You are driving home from a busy weekend at a trial with your dogs. It is late, but if you get home tonight, you can avoid getting a hotel. You are playing over in your mind that judge’s comments, how your cue to your dog was not clear and how you would play it differently next time. Your head is ringing, you have a searing pain in your leg and you realize you are upside down and pinned in your car. Your car! Your dogs! Where are the dogs? You try to turn around and the first thing you see is the passenger-side front door crumpled into the car. What happened? The dogs. You keep trying to turn and now you are screaming their names and partially screaming in terror. You realize the whole side of the car is peeled back like a sardine can. A crate. No – that’s half a crate. Where are the dogs? You hear sirens. Good. Help to find the dogs. You scream louder. Faintly you hear something and stop. It’s coming from in the car with you. Behind some gear and in the back corner behind you, you can hear one of your dogs. Faint whimpers. Someone is at your window and you are reminded that you are upside down by the bizarre face that startles you, then yells “We’re going to get you out of here!”
“My dogs! Please save my dogs!”
Dog people are not just people who own a dog. Dog people are people who are the lucky few who discovered at some point in their lives the incredible bond that can form between a human and their dog. It is not a bond like the one that forms between people. It is a different kind of bond, one that has a special language that transcends species barriers; one that is always there – even when you are in a bad mood; And one that is felt in the deepest pits of who you are. Dog people don’t own dogs, they have a family that includes dogs. Dog people also bond well with other dog people. Maybe they find comfort in being around other people who have hearts big enough to love a dog the way they do. Hearts big enough to handle the hard part of being a dog person. The part of life that dog people have to face is that, without much doubt, there will come a day when their soul mate dies. For most dog people, this will happen over and over in their lives. Most dog people give their entire time on earth to the joy of seeing a dog find happiness in moments with them. They know that their dog loves them and their happiness is so entwined. A celebration at the end of a spectacular trial is not about that trial, it is about the success of the team, the work and the knowledge that they worked together to achieve a goal. Dog people know that their dog understands all of that.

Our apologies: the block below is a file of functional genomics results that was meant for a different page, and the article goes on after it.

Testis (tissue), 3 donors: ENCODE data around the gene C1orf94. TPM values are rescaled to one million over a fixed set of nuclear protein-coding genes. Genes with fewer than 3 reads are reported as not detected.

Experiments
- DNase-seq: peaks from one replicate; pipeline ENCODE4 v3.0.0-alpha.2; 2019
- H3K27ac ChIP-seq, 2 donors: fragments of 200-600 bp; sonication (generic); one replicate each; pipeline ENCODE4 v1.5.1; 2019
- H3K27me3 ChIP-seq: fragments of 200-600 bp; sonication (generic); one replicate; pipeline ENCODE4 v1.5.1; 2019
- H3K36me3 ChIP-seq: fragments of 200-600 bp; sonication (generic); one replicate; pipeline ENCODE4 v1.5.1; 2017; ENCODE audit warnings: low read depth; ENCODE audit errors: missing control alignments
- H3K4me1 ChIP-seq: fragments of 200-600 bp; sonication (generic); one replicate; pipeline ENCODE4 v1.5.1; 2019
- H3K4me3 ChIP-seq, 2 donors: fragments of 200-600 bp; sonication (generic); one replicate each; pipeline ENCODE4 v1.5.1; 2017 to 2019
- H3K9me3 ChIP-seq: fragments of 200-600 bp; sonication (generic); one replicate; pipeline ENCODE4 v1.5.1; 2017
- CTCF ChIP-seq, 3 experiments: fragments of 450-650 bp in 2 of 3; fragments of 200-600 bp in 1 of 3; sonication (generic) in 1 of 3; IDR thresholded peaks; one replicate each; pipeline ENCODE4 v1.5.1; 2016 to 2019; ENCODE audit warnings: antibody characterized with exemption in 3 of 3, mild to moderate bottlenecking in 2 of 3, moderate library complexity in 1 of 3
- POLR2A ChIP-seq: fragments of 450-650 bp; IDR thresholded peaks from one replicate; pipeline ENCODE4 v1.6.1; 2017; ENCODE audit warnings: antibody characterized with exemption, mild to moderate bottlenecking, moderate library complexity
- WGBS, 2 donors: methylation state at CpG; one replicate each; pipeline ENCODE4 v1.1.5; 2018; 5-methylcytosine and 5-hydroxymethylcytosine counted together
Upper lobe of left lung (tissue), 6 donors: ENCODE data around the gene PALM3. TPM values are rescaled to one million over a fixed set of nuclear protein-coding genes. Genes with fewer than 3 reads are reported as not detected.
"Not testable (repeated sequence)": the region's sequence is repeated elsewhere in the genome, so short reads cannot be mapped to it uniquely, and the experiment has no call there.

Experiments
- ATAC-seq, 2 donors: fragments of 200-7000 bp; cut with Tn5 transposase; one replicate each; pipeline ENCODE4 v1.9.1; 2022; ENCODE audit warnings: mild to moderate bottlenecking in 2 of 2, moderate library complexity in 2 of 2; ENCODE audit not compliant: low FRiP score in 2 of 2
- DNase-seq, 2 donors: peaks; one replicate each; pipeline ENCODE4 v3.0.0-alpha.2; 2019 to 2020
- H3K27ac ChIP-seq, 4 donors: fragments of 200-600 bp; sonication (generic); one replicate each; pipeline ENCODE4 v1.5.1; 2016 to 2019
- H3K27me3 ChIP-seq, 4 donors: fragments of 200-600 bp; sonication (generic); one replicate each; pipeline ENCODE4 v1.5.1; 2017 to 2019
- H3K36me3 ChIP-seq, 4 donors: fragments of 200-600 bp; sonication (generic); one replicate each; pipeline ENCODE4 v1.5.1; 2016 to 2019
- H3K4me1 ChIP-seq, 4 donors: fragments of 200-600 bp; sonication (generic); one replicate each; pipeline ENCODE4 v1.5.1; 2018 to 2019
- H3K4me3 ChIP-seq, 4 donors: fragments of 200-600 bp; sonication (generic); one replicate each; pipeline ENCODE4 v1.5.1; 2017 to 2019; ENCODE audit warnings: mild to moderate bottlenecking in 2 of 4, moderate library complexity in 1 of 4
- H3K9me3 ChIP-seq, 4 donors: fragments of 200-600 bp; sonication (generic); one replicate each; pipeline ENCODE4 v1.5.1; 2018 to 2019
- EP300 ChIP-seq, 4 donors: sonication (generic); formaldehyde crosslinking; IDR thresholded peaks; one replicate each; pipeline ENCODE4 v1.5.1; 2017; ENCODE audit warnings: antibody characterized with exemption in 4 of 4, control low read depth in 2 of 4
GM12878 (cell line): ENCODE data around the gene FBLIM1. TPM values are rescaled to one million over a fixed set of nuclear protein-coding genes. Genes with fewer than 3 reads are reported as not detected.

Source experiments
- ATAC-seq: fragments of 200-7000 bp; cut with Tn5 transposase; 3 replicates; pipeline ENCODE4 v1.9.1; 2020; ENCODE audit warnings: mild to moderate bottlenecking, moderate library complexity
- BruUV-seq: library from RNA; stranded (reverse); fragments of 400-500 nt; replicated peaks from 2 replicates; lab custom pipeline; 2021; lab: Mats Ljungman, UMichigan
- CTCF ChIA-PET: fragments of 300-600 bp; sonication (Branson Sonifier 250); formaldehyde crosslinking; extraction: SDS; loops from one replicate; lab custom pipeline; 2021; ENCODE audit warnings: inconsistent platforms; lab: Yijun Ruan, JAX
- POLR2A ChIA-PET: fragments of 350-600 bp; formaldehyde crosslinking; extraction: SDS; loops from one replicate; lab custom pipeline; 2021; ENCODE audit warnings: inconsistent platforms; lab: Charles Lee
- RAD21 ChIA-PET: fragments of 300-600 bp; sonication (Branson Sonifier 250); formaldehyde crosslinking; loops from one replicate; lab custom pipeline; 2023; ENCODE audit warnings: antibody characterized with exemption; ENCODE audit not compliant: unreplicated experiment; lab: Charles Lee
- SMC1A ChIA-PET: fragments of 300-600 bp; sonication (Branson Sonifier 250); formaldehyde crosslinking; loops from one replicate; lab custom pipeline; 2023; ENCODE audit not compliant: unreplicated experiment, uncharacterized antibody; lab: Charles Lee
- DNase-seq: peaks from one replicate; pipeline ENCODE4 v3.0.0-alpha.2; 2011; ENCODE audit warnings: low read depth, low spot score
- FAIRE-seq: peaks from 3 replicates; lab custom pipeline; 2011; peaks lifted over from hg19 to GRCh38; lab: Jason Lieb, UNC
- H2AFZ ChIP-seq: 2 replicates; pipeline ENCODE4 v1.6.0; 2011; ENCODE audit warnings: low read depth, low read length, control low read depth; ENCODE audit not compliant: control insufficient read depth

Dog people know that their bond is one that is connected to the deepest part of a person. It is the kind of part that if pulled hard enough could cause a person to come undone. That is why, when tragedy strikes, dog people become more than just individuals, they become a community. When someone who is a dog person, sees or hears of another dog person who has suffered great tragedy, the news isn’t read or heard, it is felt – deep in that part that could pull them inside out. They know that, in that situation, they would need every ounce of strength to stop themselves from coming undone. It is from that deepest part that they find a connection to the tragedy and to the person living it.
This week, someone in our community was in a terrible accident. We may have never met Elicia who lost two dogs in a tragic accident this week, but we know. That deepest part of us pulled us to her, just as it has pulled us to others in our community in the past. We felt pain at the news of her car accident and the horror in the realization that two dogs were missing somewhere in the desert. Not one of us batted an eyelash at the idea that she checked herself out of the hospital with a punctured lung to go find her dogs (we would do the same). We cried when Nika was found dead and we cried even harder when we heard the joyous news that Tobie had been found alive. The community of dog people from all over sent prayers, forwarded posters, rallied to help and raised an incredible amount of money tohelp Elicia and her dogs.
For dog people who spend their whole lives putting their dogs first, the first and biggest concern is not for their car or themselves. Their concern is, as it always is, for their dogs. Dog people know that as much as we rely on our dogs for so much, they truly rely on us for more. When a terrible accident happens, it is easy to begin talking about what could have been different, but an accident is an accident. We want to hold them tight, protect them and never let them go. But what dog people know, deep in that part that can pull you undone, is that one day you will have to say good-bye to this being who loves you so deeply and purely. While guilt and remorse may cause us to blame ourselves in the case of an accident, dog people also know that a dog loves too purely to ever think you did anything wrong. Dog people know that one of the reasons that we love our dogs so much is even in their last breathes their only thoughts of you are filled with love and the desire make sure you are safe.
Dog people are a special breed of people, because we do survive even the most tragic of losses. Dog people go on to somehow find more love to give when they meet that next dog for the first time and that dog looks into that deepest part of them and licks their face in understanding